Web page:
"Says there's unmistakable evidence that. US officials knew the war had become unwinnable but may never have had a winning strategy in place to begin with and now members of the military who served in Afghanistan are reacting here. Shane Reynolds who served as an Army combat medic in Afghanistan in two thousand ten for all of us that went over there and worked so hard into our families through so much and there was never a strategy. We were just going through motions chasing ghosts through mounds. This hour point will dig deep into the Afghanistan papers and we'll speak with a former. US official WHO's quoted in them and joining us from Washington is Craig Whitlock. He's the investigative reporter Behind the series the Washington symbol series the Afghanistan papers and we have a link to his reporting at on point. Radio Dot Org Craig. Great to have you back. Thanks for having me so you know we wanted. We talk to you on the day that the first part of the series was published earlier this month and we wanted to have you back for a full hour because quite frankly in in this particular news cycle. I just thought that like in any other reality. We'd have your stories would be the big stories of the year and they risk getting a little buried. So let's let's let's spend some some significant time on this first of all for folks who haven't been able to read through the six part series just tells. What are the Afghanistan papers? Sure so these are interviews more than four hundred interviews that An Obscure Government Agency called the Special Inspector General for Afghanistan conducted with people who played a direct role in the war there. They range from generals and diplomats White House officials to aid workers or where troops in the field as well as Afghan and NATO officials. These interviews were conducted between twenty fourteen in two thousand eighteen as part of a lessons learned project to to discuss mistakes made during the war in the hopes that they wouldn't be repeated in any future conflicts We obtain them took three years and in two lawsuits under under the freedom of Information Act but it took us a long time to obtain them but the first time we've been able to make public these interviews and transcripts and notes in their entirety Birdie. Okay well let's listen back to a moment from two thousand one from October eleventh. Two thousand one just a few days. After the United States began bombing in Afghanistan and President George W Bush held a primetime press conference at the White House. Reporter asked him how he had planned to avoid being drawn into another Vietnam like quagmire quagmire. The president said we learned some very important lessons in Vietnam. You said rely on Special Forces not a big army and then here's what President Bush added people often ask me. How long will this last? This particular battlefront will last as long as it takes to bring al Qaeda justice it. It may happen tomorrow. It may happen a month from now. It may take a year or two but we will prevail and what the American people need to know what our allies no. I am determined to stay the course and we must do so. We must do so President George W Bush in October of two thousand one so quite a Resolved tone of voice there from the president early on Craig but what does what not the Afghanistan papers reveal about how quickly the United States realize that it was not going to be a straightforward military operation in Afghanistan. Oh I think it took a while at first the whole mission was to go over and retaliate for nine one one to capture and kill al-Qaeda leaders in Afghanistan and in the first six months we accomplished most of that you know al Qaeda's leadership was was dead captured or had fled to places like Pakistan unlike Osama bin Laden did so we really accomplished the the main objective of the war early on but after those first six months that's when things started to drift and part of the the problem was of course of Bush administration got distracted by its planning to invade Iraq But we also the the objectives became mushy at that point became unclear. who were we fighting? Why were we continuing to fight What responsibility did we have for the government of Afghanistan to try and rebuild the country You the things got kind of mushy after that right so muddled strategy at best or no strategy at worst and how does that. So so the core of what your reporting shows here is is that truth is in great contrast to what officials were consistently telling the American people for years on end. So what are some of the things things that that The American people heard right so the talking points throughout the world have been pretty consistent you get a US military commanders and diplomats or people at the White House and they pretty much take the same line. They've said we're in a tough fight. There's a lot of challenges. We might have some setbacks but invariably they say we're making progress and it set phrase. We're making progress That has been repeated Month after month a year after year neff Ghanistan even when it has become apparent That we're not making progress. We're stuck in in a stalemate or a quagmire but what's interesting in the Afghanistan papers is not just as our the tone of things completely different people admitting there were real problems and the war or was was really suffering from a policy and strategic level but there are actually some interviews with individuals both military headquarters in Kabul and people people who worked at the White House who said there is a deliberate effort to distort to statistics or measurements to spin. The word to always make it seem like we're making progress when these people in fact knew we we were not winning a deliberate distortion. I mean that's the thing that I keep coming back to. That's a unveiled in each one of the pieces. Uses in your in your series Craig but about the not the consistent truth of the fact that the United States wasn't making progress in Afghanistan. I mean you've been here you in the Washington Post Since the series came out have been hearing from members of the military who served in the region and for example. Let me just play a bit of tape here from from the Post. This is Greg. Frost Romi served as an army intelligence officer over four deployments in Afghanistan from two thousand six to two thousand seventeen. And here's what he told you. There's a lot of years sex. You're just pushing the Rock Hill and you go home for six months and you come back and the rocks at the bottom of the hill. And you're like well now I'm GonNa start pushing it again. You know why so Craig. What kind of reaction are you? Hearing from members of the military I think enlisted members of the military or junior officers who served in Afghanistan particularly those who serve multiple errors. who were sent back it again and again? There's there's a real frustration Anger even the they feel like they put their lives on the line. They carried out Their orders and what they were told to do very tough assignments and I think for a lot in into reading the Afghanistan papers their commanders or senior officers in the US government who are now looking back. They're admitting that things were really screwed up. I think these these veterans are you know feeling a sense of betrayal. The why did you send us back. My friends died in the war. People I served with were killed. Shouldn't you have been more forthcoming all along about how this war was going and maybe we should have had this national conversation. Many years ago Well Shane Reynolds that Army combat medic that we played the tape from earlier in the show. He also said that we felt there was no plan. There was no strategy. There is no will to change anything about that. All of our leaders you saw them on television giving speeches on leadership and publishing their self help books or their leadership books on retirement. They had abandoned us. Abandoned abandoned US many of us before we even got there the war to them. It was a box to check something to do in their career. That's Shane Reynolds a an Army combat medic. What response has the Post Gotten Craig from From the from the ribbons and brass as Shane says from from the Pentagon well. They've been pretty quiet but I don't think there's much they can say in the sense that when you read the Afghanistan papers what's startling is that As set soldier just mentioned it felt like on the ground there is no strategy. But what's what's shocking artery these interviews with commanding generals who say the same thing There's an AH army general. Dan McNeill was a two-time military commander of NATO forces in Afghanistan. And he very bluntly said that you there was no strategy. said he was just told to go over there and and do good things and he asked Higher ups at NATO in Washington before he went to Afghanistan in two thousand seven he said you know I asked people to define for me what winning men and nobody could and he was far from alone. There is a British general who's in charge of NATO forces forces in Afghanistan General David Richards. And he bluntly said you know. We had a lot of of tactics but there was no coherent long-term strategy General Doug Lute who is the Afghan words are in the White House for Bush and Obama said you know we didn't have the foggiest idea of what we were undertaking in Afghanistan So these are the generals in charge easer the brass. There's they're not disputing their comments. But it's pretty startling to hear that kind of assessment. Come from the people the top well Craig got a minute and a half to go before the break when we come back from the break we're actually going to be talking with someone who's Quoted in the Afghanistan Papers Ambassador Ryan Crocker. So set up our conversation with him for us a little bit. Who who is he and why is he a key player in the Afghanistan story so Ryan Crocker is very well known and accomplished diplomat In the State Department he served as the top diplomat in Kabul twice twice both in two thousand and two which was just. After we reopen the embassy Afghanistan was really in a shambles at that point but he came back as ambassador. You're under President Obama during the surge Several years later so he he has a good view of the Afghan war from from different time perspectives. He also served as has. US Ambassador to Pakistan The neighboring country which is also a key player in the world so he has a lot of perspective in the war over time. We'll talk with Ambassador Ryan Crocker when we come back from the other side of this break and.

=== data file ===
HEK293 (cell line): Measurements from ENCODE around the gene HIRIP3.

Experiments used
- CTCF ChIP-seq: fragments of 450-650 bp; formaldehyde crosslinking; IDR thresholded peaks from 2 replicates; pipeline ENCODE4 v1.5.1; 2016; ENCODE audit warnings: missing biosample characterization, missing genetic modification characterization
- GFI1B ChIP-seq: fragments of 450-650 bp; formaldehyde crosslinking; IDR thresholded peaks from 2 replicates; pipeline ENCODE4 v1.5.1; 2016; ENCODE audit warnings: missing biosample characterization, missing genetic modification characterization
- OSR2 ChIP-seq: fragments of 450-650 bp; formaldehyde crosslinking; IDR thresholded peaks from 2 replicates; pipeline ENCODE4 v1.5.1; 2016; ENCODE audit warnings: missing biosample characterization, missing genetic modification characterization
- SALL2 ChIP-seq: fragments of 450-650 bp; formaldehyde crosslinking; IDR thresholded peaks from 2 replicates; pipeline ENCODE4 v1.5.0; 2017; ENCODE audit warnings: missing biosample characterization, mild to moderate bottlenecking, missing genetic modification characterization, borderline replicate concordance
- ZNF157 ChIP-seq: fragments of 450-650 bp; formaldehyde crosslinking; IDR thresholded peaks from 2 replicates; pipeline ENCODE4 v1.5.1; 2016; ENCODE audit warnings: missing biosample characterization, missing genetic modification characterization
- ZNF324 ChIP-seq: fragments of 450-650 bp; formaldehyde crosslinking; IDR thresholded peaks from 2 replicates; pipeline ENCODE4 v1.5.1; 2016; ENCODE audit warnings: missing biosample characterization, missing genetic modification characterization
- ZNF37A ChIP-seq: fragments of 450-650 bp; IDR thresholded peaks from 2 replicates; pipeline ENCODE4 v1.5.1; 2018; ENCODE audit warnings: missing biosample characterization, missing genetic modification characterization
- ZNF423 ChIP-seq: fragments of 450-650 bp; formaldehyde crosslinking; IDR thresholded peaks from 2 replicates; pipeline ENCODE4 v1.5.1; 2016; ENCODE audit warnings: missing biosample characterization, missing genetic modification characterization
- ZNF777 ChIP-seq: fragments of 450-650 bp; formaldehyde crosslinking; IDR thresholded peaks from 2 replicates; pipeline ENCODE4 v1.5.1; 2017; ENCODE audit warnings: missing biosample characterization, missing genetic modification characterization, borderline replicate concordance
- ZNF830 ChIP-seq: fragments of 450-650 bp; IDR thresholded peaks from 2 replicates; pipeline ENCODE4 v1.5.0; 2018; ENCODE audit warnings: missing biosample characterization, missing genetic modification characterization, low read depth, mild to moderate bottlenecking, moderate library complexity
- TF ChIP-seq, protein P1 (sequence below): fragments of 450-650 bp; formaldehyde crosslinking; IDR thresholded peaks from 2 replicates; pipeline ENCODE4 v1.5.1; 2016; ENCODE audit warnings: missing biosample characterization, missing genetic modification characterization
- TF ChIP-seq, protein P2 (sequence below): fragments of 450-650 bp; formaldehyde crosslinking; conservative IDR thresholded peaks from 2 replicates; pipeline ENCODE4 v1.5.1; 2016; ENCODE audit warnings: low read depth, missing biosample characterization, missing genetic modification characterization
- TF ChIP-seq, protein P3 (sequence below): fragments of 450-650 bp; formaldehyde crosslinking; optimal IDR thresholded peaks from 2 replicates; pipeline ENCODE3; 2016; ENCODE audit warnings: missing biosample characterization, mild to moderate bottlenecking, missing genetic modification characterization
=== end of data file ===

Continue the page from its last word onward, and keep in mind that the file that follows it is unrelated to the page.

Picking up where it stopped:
"washington post" Discussed on Reliable Sources with Brian Stelter